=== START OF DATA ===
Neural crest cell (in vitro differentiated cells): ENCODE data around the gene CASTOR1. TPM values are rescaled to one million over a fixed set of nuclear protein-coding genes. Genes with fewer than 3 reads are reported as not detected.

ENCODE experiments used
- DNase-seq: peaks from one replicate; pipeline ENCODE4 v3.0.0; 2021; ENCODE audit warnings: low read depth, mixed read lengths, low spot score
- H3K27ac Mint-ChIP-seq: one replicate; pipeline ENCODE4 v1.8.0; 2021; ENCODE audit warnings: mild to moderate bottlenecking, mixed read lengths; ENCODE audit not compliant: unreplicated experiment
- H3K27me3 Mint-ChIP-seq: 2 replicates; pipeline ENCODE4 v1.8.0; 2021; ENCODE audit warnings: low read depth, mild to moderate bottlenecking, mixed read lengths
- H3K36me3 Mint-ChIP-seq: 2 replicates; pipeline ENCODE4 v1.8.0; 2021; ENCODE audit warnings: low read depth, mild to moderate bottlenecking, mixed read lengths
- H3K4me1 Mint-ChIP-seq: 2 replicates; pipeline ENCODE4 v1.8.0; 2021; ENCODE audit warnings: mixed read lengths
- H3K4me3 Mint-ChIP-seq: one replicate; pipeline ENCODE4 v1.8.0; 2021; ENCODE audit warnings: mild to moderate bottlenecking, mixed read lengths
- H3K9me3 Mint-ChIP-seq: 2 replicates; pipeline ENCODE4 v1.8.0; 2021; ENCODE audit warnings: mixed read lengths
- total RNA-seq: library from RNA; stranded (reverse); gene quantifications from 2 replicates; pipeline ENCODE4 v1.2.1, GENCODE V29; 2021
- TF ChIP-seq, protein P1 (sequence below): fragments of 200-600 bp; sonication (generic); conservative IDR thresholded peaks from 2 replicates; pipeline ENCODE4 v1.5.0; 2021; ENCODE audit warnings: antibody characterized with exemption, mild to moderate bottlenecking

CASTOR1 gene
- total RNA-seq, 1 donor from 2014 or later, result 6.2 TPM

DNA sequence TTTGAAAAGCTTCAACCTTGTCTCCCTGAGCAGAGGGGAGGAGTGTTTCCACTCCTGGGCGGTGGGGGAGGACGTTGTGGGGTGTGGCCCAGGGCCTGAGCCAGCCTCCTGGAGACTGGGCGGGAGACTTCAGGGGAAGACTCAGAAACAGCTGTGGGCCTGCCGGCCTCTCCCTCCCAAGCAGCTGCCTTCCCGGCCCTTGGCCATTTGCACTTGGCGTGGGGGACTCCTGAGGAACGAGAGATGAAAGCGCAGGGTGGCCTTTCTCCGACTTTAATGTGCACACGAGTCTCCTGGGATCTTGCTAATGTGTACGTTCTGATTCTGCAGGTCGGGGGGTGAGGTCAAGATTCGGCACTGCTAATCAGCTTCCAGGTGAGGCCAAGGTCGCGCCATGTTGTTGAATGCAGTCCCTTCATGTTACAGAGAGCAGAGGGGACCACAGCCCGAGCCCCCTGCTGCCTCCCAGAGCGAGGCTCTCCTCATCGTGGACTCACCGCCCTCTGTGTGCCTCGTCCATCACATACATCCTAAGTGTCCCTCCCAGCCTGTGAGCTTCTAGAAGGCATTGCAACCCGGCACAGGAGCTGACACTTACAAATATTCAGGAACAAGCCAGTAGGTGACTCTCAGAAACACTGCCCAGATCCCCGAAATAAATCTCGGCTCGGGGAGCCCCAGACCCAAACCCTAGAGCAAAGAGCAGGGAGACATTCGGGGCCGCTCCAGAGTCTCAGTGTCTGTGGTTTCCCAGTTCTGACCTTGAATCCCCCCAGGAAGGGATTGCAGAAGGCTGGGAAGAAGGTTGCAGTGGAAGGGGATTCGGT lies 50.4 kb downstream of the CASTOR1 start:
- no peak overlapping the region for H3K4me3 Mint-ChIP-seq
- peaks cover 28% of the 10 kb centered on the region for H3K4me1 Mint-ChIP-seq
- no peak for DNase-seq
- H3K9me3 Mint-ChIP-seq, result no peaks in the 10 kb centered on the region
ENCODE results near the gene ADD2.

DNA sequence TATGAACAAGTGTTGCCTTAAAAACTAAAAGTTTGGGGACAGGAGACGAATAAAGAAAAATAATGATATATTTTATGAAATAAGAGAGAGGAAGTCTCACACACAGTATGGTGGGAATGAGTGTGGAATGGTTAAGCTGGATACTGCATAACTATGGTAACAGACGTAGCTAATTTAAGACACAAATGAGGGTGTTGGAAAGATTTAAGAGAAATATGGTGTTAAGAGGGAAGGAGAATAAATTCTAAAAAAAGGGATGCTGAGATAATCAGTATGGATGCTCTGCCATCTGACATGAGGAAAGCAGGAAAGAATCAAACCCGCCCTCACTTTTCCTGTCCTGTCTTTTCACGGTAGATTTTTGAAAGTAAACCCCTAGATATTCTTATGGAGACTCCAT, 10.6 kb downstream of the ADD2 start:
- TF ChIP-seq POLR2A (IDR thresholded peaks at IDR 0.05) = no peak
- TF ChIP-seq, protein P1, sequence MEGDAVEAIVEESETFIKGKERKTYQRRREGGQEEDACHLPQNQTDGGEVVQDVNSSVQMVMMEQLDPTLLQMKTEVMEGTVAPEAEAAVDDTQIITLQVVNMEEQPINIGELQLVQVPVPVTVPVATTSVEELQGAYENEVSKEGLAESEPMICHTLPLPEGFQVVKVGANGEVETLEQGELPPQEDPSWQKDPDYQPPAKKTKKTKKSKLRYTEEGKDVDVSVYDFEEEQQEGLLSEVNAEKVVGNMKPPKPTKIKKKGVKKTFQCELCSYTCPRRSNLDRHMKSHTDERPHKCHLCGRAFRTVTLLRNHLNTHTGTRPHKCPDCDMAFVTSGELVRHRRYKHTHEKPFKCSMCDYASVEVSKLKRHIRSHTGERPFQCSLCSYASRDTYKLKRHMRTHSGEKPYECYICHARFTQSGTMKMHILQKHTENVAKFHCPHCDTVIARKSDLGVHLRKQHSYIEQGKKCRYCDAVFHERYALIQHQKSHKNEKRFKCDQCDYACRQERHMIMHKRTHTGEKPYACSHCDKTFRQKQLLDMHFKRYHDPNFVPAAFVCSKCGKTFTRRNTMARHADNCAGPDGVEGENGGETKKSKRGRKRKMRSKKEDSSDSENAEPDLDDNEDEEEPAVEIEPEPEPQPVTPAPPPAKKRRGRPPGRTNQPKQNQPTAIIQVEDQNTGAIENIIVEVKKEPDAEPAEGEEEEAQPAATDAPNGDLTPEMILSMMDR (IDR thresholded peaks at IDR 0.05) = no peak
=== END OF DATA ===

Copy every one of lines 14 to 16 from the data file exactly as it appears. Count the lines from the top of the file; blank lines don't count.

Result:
DNA sequence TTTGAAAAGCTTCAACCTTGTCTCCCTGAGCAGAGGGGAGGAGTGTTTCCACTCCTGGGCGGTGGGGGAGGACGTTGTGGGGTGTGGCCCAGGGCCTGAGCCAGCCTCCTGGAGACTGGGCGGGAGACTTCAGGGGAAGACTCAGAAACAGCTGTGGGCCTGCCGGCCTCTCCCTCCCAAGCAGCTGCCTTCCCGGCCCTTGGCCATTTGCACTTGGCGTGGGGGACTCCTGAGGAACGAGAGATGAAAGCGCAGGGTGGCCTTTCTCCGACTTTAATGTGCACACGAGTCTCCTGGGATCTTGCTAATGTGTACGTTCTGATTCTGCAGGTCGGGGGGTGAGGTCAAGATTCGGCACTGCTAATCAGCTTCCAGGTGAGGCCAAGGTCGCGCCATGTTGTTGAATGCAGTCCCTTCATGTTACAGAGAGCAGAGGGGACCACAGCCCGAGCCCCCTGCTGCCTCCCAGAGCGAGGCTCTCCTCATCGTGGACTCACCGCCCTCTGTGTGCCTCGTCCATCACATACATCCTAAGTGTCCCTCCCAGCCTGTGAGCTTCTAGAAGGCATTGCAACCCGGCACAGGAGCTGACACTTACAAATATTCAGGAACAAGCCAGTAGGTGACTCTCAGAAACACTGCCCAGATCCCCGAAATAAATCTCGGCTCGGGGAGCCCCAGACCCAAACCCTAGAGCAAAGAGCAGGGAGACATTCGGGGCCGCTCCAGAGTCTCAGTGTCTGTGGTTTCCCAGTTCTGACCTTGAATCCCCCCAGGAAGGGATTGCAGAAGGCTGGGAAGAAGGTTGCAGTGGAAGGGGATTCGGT lies 50.4 kb downstream of the CASTOR1 start:
- no peak overlapping the region for H3K4me3 Mint-ChIP-seq
- peaks cover 28% of the 10 kb centered on the region for H3K4me1 Mint-ChIP-seq